Lockdown after lockdown in Kashmir aggravates mental health of many
Srinagar, Jammu and Kashmir: “Death must be more peaceful than living in Kashmir under [continuous] lockdowns,” Mohammad Zain, 29, a resident of Srinagar. After the abrogation of Article 370 and the curfew imposed on August 5, 2019, he lost his job at a local software firm as the government placed curbs on communication channels, and has been dealing with depression. He feels helpless as he is unemployed and unable to help his sick parents and young sisters.
Like Zain, many other people in Kashmir have developed mental illnesses brought on by a series of lockdowns and communication blackouts. The recent lockdown to prevent the spread of Covid-19 exacerbated the mental health crisis in the newly formed Union Territory.
Dr Yasir Rather, associate professor, Department of Psychiatry, Government Medical College (GMC), Srinagar, stated that the number of patients has risen since the lockdown imposed in August 2019. Owing to the lockdown to stop the coronavirus, the fears and mental health issues have increased in the Valley, he commented.
He added that they receive about 40-50 calls every day from people struggling to deal with mental health issues, but are unable to provide the instant diagnostic treatment in addition to counselling and prescribing necessary medicine in the absence of high-speed internet.
Unemployed and broke
Without a means of livelihood, several young people have lost hope. Shops, hotels, restaurants and public transport have come to a standstill.
According to the Kashmir Chamber of Commerce and Industries (KCCI), Kashmir has witnessed a loss of about five lakh jobs in lockdowns since August 2019. The report highlighted that the internet shutdown and low-speed internet added to the job losses owing to disruption in online shopping and transactions.
Zubair Ahmad, a garment wholesaler, shared that he has accrued huge amounts of debt, and feels helpless at the current situation. He had to sell his inherited land, wife’s jewellery and take a loan from the bank. He hasn’t been able to earn since August 2019. He said he is in mental turmoil.
“I am in deep depression and psychological restlessness. I have become a moving corpse,” he lamented.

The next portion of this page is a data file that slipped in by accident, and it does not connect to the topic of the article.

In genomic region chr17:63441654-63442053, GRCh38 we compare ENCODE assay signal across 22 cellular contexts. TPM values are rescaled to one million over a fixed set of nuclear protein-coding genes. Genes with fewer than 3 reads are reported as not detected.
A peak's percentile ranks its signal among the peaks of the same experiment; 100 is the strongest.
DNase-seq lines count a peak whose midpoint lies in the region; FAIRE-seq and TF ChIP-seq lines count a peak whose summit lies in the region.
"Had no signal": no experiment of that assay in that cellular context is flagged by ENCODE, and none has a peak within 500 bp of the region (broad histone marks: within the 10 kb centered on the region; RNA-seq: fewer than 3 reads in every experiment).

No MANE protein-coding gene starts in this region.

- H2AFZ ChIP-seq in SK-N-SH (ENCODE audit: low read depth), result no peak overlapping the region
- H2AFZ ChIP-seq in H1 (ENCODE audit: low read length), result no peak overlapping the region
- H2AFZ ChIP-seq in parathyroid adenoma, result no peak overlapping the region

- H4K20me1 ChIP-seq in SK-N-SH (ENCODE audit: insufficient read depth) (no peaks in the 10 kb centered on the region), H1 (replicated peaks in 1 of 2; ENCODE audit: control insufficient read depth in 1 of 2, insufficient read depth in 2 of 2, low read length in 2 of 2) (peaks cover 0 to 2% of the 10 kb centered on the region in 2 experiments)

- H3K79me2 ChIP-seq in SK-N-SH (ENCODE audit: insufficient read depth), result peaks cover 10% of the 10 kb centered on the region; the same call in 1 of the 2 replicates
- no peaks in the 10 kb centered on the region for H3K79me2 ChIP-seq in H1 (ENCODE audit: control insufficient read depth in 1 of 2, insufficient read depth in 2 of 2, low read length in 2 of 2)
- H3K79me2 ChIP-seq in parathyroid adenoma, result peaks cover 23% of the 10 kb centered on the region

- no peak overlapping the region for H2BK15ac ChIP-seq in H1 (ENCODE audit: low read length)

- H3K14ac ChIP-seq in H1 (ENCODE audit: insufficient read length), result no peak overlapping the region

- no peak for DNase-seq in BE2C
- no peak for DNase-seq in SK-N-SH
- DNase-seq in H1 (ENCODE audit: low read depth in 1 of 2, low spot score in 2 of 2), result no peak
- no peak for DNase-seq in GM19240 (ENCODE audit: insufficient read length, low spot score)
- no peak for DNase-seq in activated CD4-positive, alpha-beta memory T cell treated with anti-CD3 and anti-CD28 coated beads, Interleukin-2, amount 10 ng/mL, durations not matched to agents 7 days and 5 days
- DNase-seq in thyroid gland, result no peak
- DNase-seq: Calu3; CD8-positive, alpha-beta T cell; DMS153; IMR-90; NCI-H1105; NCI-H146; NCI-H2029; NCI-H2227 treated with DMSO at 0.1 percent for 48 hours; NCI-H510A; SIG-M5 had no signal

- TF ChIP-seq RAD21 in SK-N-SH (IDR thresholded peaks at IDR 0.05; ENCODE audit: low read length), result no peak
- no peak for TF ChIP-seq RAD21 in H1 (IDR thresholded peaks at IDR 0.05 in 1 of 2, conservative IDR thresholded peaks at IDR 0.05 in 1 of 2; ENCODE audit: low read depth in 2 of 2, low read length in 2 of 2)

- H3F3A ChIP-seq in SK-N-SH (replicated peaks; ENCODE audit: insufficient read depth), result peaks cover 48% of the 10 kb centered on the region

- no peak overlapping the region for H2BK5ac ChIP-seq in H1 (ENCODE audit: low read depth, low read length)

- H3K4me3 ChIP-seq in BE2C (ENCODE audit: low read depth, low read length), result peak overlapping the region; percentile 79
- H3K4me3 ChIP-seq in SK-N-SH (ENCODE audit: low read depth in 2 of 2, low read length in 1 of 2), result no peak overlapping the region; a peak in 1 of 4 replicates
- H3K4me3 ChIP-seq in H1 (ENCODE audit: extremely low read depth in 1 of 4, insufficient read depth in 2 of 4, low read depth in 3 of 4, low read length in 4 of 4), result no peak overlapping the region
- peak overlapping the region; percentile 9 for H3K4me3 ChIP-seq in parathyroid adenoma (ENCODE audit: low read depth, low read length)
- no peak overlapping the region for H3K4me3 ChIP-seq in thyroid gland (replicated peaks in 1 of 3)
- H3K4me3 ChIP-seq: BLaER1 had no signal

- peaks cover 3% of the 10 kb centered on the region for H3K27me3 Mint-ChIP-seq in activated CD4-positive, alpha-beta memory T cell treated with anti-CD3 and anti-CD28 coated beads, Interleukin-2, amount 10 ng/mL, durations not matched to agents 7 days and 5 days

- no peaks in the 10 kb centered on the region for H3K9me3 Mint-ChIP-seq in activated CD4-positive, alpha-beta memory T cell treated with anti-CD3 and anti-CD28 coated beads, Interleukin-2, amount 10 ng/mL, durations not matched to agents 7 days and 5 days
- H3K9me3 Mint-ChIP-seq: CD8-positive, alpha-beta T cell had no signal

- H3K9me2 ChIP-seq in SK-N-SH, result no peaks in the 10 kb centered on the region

Dr Junaid Nabi, a consultant at the Department of Psychiatry, GMC, Srinagar, told 101Reporters that there is a spike in the number of patients with mental health issues owing to financial troubles or job losses. He said unemployment and traders losses have led to financial issues in families and the frustration has caused an increase in the instances of domestic violence. It has given rise to sadness, decreased interest in work, insomnia, palpitation and restlessness, he added.
Living in a conflict zone
The prolonged armed conflict, series of lockdowns and communication blackouts in Kashmir have rendered the region into a land of lockdowns and silent deaths. According to the KCCI, Kashmir observed 3,000 days of lockdown in three decades since the 1990s.
According to a report by the Doctors Without Borders, an international medical NGO, about 18 lakh Kashmiris have some form of mental disorder. The figure was extrapolated after surveying 5,600 households in 2015. Nine of 10 reported having experienced conflict-related traumas.
The frequent cross-border ceasefire violations have traumatised a vast population living in frontiers areas. Mir Anayat, a student and resident of Tangdar area of the Keran sector, Kupwara district, an area that is prone to cross-border shelling, stated that they have to find safe places to hide regularly. “We shift to safer places during shelling and return to homes when shelling stops. This is our life, running and hiding. We always live under fear for life.”
Children are among the most affected by the series of lockdowns. Most of them are clueless as to why they are sitting at homes and not going to school. They have much to express but little they could due to restrictions, both psychological and physical.
Sardar Rameez Sudhan, an educator from Baramulla, with his friend Wasim Rashid Kakroo, has started ‘Art of Giving initiative’ to reach out to these children who are held up in their homes with no avenues of entertainment, fun learning and social bonding. They have started a series of programmes lined up for children for their socio-psychological well-being. Sudhan mentioned that during these tough times, children are getting ignored and because of that they are becoming vulnerable to physical, emotional and sexual abuse.
Mental health experts say the lockdowns have had a major social and psychological impact on the whole population. Dr Rather pointed out that in rural areas, social determinants like education, means of livelihood or family structure play a role and social barriers like caste, class or gender can restrict access to mental health. He suggested that volunteers should be deputed to provide counselling and support to people in-home or centre-based quarantine to deal with the lockdown.